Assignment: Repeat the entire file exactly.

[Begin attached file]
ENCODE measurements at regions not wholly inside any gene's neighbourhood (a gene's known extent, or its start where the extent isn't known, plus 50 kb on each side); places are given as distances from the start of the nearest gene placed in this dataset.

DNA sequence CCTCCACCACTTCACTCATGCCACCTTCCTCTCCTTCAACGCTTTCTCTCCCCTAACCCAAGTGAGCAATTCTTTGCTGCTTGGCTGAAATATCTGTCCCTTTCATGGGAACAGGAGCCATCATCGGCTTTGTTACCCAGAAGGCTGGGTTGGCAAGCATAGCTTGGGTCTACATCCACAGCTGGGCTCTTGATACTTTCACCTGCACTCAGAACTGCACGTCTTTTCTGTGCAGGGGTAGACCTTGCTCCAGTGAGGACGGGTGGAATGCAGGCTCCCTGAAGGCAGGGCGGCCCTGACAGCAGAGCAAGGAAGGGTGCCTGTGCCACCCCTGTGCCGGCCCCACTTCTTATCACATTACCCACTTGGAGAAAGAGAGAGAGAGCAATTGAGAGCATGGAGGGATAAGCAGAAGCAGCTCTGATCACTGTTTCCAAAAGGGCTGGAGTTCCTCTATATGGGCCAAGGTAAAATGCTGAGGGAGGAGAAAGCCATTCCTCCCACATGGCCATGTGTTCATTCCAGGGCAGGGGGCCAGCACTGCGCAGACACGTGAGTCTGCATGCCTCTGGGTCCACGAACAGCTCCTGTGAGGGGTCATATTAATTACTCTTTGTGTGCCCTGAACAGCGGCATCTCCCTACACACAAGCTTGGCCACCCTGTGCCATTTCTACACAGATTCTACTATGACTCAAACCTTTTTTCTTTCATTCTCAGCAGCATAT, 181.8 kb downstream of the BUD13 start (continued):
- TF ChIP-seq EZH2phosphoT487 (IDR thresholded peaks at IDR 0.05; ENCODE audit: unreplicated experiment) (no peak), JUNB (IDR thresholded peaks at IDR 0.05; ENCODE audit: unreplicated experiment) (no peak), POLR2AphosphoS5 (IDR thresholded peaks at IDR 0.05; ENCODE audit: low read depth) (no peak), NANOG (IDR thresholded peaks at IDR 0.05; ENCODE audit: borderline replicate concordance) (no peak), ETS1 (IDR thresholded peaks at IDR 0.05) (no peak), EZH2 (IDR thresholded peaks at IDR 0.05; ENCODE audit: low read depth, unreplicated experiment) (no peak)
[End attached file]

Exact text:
ENCODE measurements at regions not wholly inside any gene's neighbourhood (a gene's known extent, or its start where the extent isn't known, plus 50 kb on each side); places are given as distances from the start of the nearest gene placed in this dataset.

DNA sequence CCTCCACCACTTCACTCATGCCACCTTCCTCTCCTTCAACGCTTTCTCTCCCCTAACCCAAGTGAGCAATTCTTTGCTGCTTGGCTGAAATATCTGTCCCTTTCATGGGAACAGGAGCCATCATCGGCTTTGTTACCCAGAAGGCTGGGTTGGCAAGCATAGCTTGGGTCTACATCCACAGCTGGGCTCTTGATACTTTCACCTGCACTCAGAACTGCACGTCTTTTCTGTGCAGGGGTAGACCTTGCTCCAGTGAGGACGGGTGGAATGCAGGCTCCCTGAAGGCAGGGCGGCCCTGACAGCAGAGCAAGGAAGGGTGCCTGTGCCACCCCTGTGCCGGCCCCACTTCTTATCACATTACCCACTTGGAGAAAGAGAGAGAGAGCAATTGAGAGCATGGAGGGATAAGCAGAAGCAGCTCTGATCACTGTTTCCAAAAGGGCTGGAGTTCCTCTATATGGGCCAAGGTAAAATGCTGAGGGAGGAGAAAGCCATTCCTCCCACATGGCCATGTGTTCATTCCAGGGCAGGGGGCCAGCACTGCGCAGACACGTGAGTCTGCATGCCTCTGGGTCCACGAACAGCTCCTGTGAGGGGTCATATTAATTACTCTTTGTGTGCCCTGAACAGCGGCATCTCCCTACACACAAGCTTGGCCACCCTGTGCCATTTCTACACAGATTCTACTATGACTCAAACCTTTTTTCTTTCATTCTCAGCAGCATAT, 181.8 kb downstream of the BUD13 start (continued):
- TF ChIP-seq EZH2phosphoT487 (IDR thresholded peaks at IDR 0.05; ENCODE audit: unreplicated experiment) (no peak), JUNB (IDR thresholded peaks at IDR 0.05; ENCODE audit: unreplicated experiment) (no peak), POLR2AphosphoS5 (IDR thresholded peaks at IDR 0.05; ENCODE audit: low read depth) (no peak), NANOG (IDR thresholded peaks at IDR 0.05; ENCODE audit: borderline replicate concordance) (no peak), ETS1 (IDR thresholded peaks at IDR 0.05) (no peak), EZH2 (IDR thresholded peaks at IDR 0.05; ENCODE audit: low read depth, unreplicated experiment) (no peak)